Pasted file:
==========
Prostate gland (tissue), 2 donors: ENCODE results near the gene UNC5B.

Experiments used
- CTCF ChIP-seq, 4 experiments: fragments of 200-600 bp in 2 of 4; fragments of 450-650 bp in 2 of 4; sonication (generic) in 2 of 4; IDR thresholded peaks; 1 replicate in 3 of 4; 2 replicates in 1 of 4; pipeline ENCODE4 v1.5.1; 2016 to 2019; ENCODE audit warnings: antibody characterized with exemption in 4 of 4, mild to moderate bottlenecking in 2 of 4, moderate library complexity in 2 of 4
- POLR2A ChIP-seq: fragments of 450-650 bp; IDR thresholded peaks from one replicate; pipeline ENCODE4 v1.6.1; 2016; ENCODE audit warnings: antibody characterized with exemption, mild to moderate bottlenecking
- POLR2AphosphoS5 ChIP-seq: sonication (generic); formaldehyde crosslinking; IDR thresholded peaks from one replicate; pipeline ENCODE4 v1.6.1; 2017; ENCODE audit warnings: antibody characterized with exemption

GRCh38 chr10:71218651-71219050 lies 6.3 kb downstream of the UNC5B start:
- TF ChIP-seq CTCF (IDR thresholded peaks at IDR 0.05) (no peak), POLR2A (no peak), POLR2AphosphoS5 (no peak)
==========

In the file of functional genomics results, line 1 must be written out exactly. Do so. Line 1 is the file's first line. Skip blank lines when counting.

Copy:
Prostate gland (tissue), 2 donors: ENCODE results near the gene UNC5B.